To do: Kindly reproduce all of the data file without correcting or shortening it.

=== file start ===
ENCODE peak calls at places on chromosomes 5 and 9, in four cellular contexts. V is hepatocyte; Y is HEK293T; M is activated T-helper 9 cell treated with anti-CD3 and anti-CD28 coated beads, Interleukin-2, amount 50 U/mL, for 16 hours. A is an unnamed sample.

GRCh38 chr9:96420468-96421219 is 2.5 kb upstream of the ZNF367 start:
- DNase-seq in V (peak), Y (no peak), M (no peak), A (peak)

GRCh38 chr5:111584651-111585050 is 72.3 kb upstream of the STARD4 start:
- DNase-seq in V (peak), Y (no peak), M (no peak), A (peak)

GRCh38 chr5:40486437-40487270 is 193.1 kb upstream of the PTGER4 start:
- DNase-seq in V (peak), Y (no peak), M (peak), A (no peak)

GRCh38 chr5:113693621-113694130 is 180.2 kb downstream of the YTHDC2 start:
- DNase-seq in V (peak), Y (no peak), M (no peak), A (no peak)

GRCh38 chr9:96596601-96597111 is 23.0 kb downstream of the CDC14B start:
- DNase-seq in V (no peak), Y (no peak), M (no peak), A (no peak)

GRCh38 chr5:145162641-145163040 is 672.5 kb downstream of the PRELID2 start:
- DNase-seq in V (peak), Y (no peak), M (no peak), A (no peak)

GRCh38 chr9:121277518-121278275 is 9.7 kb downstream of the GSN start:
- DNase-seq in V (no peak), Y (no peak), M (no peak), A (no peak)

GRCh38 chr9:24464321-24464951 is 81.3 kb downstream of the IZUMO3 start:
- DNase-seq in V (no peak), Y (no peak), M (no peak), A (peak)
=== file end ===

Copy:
ENCODE peak calls at places on chromosomes 5 and 9, in four cellular contexts. V is hepatocyte; Y is HEK293T; M is activated T-helper 9 cell treated with anti-CD3 and anti-CD28 coated beads, Interleukin-2, amount 50 U/mL, for 16 hours. A is an unnamed sample.

GRCh38 chr9:96420468-96421219 is 2.5 kb upstream of the ZNF367 start:
- DNase-seq in V (peak), Y (no peak), M (no peak), A (peak)

GRCh38 chr5:111584651-111585050 is 72.3 kb upstream of the STARD4 start:
- DNase-seq in V (peak), Y (no peak), M (no peak), A (peak)

GRCh38 chr5:40486437-40487270 is 193.1 kb upstream of the PTGER4 start:
- DNase-seq in V (peak), Y (no peak), M (peak), A (no peak)

GRCh38 chr5:113693621-113694130 is 180.2 kb downstream of the YTHDC2 start:
- DNase-seq in V (peak), Y (no peak), M (no peak), A (no peak)

GRCh38 chr9:96596601-96597111 is 23.0 kb downstream of the CDC14B start:
- DNase-seq in V (no peak), Y (no peak), M (no peak), A (no peak)

GRCh38 chr5:145162641-145163040 is 672.5 kb downstream of the PRELID2 start:
- DNase-seq in V (peak), Y (no peak), M (no peak), A (no peak)

GRCh38 chr9:121277518-121278275 is 9.7 kb downstream of the GSN start:
- DNase-seq in V (no peak), Y (no peak), M (no peak), A (no peak)

GRCh38 chr9:24464321-24464951 is 81.3 kb downstream of the IZUMO3 start:
- DNase-seq in V (no peak), Y (no peak), M (no peak), A (peak)